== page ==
Foucault pp 44-64 | Cite as

Discontinuity and Order

  • Clare O’Farrell


If the critics were undecided as to how to classify Foucault’s work, they were also undecided as to what to make of its constant changeability. In this chapter and the ones that follow, Foucault’s work will be looked at as a constantly changing body of historical and philosophical reflection. At the same time, attention will be drawn to certain structural constants which give more cohesion to his work than would first appear to be the case. In order to emphasise different aspects of Foucault’s development, the analysis has been divided into four sections. The first two deal mainly with Foucault’s earlier work, beginning with the way Foucault orders his histories and his treatment of the ‘interior limits’ of a culture,1 and then going on to the more difficult question of the relation of the Same and the Other and limits in his work. The third section is concerned with Foucault’s later work, in which the exterior limits disappear, and in which his analyses of order and his ontological theses merge. The fourth section deals with his final writings, which reintroduce the question of the limits.


Eighteenth Century Discursive Practice General Grammar Classical Thought Final Writing 
These keywords were added by machine and not by the authors. This process is experimental and the keywords may be updated as the learning algorithm improves.


Unable to display preview. Download preview PDF.

Unable to display preview. Download preview PDF.


  1. 9.
    Foucault, ‘Truth and Power’, in Morris and Patton 1979, p.31; ‘Débat avec Michel Foucault’, 1980, p.43.Google Scholar
  2. 11.
    Foucault, ‘Deuxième entretien’, 1971, pp.191, 194; cf. ‘La situation de Cuvier’, 1970, p.86.Google Scholar
  3. 12.
    Foucault, ‘La Folie l’absence de l’oeuvre’, in HF (1972), pp.575, 581. This article was originally published in 1964.Google Scholar
  4. 22.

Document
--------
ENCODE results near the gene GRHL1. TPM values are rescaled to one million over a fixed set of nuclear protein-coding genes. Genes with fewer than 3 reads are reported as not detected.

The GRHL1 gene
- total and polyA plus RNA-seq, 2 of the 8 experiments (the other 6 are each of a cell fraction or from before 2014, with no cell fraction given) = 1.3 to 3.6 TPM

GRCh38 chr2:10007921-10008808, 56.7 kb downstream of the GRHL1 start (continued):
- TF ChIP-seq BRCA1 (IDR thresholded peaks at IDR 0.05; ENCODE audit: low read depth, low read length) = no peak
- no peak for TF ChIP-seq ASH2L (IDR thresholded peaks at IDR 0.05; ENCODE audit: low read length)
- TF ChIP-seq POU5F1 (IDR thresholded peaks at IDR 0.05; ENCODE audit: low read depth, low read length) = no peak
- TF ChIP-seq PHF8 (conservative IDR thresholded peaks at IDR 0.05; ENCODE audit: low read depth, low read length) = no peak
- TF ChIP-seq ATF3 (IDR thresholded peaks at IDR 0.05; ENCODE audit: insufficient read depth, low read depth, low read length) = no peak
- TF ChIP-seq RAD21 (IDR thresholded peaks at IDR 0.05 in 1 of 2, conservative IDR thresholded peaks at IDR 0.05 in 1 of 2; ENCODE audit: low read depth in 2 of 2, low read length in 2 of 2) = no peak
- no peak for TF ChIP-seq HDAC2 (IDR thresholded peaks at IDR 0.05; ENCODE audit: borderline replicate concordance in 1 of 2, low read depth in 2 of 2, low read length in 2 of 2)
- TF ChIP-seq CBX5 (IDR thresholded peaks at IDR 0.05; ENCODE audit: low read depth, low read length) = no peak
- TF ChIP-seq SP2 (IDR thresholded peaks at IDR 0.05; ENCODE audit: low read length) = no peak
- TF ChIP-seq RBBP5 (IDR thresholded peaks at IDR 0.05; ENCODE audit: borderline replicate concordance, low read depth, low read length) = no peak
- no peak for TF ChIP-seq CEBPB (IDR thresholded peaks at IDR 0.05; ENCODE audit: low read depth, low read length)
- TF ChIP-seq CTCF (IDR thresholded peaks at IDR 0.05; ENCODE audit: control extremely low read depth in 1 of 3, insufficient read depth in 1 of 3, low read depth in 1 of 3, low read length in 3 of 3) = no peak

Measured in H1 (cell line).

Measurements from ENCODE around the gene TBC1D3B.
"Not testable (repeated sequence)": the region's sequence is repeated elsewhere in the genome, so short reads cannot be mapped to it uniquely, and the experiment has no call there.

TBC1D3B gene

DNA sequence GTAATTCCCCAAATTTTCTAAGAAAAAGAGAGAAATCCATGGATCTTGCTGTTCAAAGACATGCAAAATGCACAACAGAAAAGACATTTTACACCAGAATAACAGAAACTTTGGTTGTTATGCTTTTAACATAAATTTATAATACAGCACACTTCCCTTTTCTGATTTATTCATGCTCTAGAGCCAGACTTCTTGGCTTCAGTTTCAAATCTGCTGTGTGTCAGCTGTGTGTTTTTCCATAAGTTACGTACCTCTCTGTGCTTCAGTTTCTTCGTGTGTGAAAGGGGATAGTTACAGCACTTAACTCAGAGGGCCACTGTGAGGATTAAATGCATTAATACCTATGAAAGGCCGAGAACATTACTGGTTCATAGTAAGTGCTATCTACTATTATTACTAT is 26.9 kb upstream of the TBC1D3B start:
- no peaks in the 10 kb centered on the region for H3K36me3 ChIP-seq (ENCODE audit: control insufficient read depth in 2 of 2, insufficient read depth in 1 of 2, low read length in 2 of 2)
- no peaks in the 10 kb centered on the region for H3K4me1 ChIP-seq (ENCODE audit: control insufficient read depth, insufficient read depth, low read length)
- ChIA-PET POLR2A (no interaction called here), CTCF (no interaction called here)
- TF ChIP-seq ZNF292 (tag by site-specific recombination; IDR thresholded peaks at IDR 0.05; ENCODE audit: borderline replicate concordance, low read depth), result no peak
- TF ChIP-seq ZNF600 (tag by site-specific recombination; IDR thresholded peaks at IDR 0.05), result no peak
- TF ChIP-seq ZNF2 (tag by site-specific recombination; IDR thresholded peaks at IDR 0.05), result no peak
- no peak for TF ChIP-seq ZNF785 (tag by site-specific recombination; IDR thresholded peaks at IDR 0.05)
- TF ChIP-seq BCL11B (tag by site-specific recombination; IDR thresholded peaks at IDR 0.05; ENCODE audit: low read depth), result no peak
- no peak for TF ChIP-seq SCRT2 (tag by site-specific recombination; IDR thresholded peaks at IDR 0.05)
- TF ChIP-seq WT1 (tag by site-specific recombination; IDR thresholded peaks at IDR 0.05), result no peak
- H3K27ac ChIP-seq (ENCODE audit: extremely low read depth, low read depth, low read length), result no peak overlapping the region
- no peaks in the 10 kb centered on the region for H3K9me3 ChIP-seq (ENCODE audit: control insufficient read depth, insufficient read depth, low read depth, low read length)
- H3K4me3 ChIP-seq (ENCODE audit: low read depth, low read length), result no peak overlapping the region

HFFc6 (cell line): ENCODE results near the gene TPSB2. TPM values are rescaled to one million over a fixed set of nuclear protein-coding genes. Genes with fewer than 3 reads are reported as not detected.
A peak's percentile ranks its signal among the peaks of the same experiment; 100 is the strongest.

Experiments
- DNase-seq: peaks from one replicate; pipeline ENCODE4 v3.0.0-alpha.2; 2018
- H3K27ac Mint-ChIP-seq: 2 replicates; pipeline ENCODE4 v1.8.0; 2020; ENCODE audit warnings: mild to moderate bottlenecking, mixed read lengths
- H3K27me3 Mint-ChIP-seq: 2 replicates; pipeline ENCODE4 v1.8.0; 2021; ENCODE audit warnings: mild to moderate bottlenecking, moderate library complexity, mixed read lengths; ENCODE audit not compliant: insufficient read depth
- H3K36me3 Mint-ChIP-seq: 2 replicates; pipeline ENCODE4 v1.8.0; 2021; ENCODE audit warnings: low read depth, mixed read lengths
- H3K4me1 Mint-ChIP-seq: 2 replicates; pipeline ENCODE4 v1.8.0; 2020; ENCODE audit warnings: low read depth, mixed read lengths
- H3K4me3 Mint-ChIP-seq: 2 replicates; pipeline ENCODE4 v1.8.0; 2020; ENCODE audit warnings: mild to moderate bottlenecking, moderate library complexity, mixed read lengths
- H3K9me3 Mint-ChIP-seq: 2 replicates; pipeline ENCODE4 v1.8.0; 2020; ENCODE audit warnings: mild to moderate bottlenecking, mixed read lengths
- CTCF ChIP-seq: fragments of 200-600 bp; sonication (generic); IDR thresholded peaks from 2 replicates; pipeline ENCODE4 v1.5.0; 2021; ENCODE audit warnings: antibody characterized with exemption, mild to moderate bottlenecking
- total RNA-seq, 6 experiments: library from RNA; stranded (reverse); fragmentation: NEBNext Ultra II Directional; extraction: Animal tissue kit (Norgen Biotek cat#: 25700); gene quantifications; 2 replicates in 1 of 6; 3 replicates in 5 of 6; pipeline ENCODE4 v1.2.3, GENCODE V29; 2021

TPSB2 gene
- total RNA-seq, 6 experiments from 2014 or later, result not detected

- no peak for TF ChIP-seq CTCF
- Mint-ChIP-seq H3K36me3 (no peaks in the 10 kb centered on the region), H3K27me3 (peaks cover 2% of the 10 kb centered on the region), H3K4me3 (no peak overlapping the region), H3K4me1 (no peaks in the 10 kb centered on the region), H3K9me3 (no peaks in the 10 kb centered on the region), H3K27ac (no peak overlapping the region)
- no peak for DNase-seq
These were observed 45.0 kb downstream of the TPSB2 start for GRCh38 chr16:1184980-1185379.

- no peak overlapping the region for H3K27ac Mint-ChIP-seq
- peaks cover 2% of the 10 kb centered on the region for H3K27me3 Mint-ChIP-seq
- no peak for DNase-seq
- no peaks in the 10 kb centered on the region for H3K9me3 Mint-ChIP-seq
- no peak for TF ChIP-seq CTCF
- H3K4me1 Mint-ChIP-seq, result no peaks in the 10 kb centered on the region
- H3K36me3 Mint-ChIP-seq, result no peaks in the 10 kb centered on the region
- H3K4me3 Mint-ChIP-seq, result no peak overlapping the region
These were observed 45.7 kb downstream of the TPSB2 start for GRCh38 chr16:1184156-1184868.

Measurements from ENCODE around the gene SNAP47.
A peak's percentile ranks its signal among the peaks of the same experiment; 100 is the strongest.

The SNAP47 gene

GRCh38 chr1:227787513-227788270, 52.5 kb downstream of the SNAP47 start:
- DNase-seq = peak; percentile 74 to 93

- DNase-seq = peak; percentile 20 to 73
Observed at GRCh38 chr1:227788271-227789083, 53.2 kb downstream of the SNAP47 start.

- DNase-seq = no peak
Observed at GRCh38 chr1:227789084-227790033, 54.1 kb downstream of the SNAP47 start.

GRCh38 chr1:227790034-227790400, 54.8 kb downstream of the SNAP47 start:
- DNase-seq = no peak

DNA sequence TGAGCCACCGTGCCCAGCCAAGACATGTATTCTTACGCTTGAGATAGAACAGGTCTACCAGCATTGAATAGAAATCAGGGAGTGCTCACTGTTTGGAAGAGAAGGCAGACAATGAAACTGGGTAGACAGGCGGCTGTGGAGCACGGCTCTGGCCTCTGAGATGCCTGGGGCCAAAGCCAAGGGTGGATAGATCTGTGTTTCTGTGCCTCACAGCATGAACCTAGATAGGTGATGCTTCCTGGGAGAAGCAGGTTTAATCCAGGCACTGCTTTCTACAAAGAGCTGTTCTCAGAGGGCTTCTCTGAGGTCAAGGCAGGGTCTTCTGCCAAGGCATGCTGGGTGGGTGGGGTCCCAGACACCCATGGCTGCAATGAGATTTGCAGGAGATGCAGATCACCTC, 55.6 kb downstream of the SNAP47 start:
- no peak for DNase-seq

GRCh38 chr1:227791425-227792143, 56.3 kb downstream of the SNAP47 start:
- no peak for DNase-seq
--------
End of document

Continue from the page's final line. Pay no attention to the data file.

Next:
See Foucault, ‘Les Déviations religieuses’, 1968, p.19.Google Scholar
  5. 23.
    Foucault, ‘Une Mobilisation culturelle’, 1977, p.49.Google Scholar
  6. 26.
    NC:89, xi, 197, 202. For similar notions, this time relating to the possibility of finding ‘isomorphisms’ (similarities of structure) between the texts of a given period, see Foucault, ‘Distance, aspect, origine’, 1963, pp.932–3.Google Scholar
  7. 28.
    MC:396–8, cf. p.339. For other comments on this contemporary rupture and the possible dawn of a new episteme see Foucault, ‘Entretien avec Madeleine Chapsal’, 1966, pp.14–15; ‘Foucault répond à Sartre’, 1968, p.20; ‘Deuxième entretien’, 1971, p.206; ‘L’Homme, est-il mort?’, 1966, pp.8–9; ‘La Naissance d’un monde’, 1969, p.viii; ‘Préface à la transgression’, 1963, p.761 and ‘Non au sexe roi’, 1977, p.124.Google Scholar
  8. 44.
    Foucault, ‘Réponse à une question’, 1968, p.855.Google Scholar
  9. 45.
    Foucault, ‘Deuxième entretien’ 1971, p.194.Google Scholar
  10. 50.
    Foucault, ‘Monstrosities in Criticism’, 1971, pp.57–60. ‘Steiner responds to Foucault’, Diacritics 1 (Winter 1971), p.59.Google Scholar
  11. 54.
    Foucault, ‘La Situation de Cuvier’, 1970, p.86.Google Scholar
  12. 59.
    Foucault, ‘Truth and Power’, in Morris and Patton, 1979, p.32.Google Scholar
  13. 63.
    AS:14–15; see also Foucault, ‘Réponse à une question’, 1968, p.860 and ‘Deuxième entretien’, 1971, p.191; Jacques Le Goff recommends this idea of the ‘document/monument’ to other historians 1978, p.238.Google Scholar
  14. 64.
    Foucault, ‘Débat avec Michel Foucault’, 1980, p.34.Google Scholar
  15. 68.
    Foucault, ‘Le Retour de la morale’, 1984, p.41; cf. UP:11–12, 16.Google Scholar

Copyright information

© Clare O’Farrell 1989

Authors and Affiliations

  • Clare O’Farrell
    • 1
  1. 1.Department of Education StudiesBrisbane College of Advanced EducationAustralia

Personalised recommendations